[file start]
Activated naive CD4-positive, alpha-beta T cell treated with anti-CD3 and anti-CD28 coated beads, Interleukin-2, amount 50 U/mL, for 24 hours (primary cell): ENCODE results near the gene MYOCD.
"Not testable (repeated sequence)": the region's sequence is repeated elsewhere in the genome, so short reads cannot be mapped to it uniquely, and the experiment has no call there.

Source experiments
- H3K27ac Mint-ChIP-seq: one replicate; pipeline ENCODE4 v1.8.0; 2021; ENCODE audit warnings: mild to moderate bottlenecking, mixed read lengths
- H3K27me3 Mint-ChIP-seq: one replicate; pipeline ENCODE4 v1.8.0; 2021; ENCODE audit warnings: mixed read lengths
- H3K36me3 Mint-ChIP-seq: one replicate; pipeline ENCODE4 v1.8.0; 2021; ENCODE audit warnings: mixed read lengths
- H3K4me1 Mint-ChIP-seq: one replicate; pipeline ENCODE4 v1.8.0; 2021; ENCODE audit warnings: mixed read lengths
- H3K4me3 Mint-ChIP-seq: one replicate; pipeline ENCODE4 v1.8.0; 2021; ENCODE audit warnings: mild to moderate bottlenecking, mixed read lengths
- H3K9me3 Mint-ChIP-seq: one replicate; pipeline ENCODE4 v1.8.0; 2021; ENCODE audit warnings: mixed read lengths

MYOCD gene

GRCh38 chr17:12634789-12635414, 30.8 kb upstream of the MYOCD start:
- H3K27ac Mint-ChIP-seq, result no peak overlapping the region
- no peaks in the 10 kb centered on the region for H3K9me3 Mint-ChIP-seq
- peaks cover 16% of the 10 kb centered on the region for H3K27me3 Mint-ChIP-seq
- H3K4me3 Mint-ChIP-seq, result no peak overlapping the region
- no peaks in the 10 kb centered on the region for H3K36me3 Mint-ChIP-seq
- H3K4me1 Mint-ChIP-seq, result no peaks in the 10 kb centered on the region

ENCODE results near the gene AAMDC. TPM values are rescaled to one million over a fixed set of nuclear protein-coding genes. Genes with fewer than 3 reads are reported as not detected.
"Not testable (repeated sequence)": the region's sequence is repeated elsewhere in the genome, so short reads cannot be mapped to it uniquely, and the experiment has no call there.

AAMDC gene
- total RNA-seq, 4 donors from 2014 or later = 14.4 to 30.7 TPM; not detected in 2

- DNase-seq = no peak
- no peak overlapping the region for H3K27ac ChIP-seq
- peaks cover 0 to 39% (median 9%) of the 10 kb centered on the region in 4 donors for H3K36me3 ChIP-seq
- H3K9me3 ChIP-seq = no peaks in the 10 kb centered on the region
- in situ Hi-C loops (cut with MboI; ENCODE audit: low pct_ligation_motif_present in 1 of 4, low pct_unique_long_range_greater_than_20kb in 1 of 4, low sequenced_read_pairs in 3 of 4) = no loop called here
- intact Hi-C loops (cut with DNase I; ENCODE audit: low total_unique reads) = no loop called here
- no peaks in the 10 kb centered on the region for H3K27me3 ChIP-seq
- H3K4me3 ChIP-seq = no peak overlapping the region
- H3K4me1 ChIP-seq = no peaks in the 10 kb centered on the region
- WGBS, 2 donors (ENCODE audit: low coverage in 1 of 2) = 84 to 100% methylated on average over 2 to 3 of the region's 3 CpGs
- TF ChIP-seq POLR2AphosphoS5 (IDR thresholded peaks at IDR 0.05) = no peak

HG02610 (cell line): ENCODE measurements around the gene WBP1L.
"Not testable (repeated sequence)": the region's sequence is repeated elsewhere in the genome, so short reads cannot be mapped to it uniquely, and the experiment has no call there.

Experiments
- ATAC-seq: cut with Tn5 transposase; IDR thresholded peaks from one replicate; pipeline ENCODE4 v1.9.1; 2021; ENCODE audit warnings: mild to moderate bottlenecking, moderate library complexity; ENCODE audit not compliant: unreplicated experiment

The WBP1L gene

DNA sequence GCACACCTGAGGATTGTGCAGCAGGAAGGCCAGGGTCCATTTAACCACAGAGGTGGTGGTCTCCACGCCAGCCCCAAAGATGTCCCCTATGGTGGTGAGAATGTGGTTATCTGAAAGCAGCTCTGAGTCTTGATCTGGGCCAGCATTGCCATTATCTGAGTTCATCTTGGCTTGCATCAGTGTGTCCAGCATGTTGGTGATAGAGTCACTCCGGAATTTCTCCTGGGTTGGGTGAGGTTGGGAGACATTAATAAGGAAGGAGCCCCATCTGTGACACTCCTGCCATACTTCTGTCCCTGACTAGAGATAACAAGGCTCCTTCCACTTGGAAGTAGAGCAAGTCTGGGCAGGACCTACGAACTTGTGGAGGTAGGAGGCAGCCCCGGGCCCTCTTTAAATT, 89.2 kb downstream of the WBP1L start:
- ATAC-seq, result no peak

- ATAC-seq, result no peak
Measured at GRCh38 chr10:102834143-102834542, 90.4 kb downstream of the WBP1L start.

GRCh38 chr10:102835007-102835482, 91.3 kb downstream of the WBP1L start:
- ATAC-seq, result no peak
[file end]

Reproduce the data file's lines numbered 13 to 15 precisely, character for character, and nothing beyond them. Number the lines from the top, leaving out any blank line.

- no peaks in the 10 kb centered on the region for H3K9me3 Mint-ChIP-seq
- peaks cover 16% of the 10 kb centered on the region for H3K27me3 Mint-ChIP-seq
- H3K4me3 Mint-ChIP-seq, result no peak overlapping the region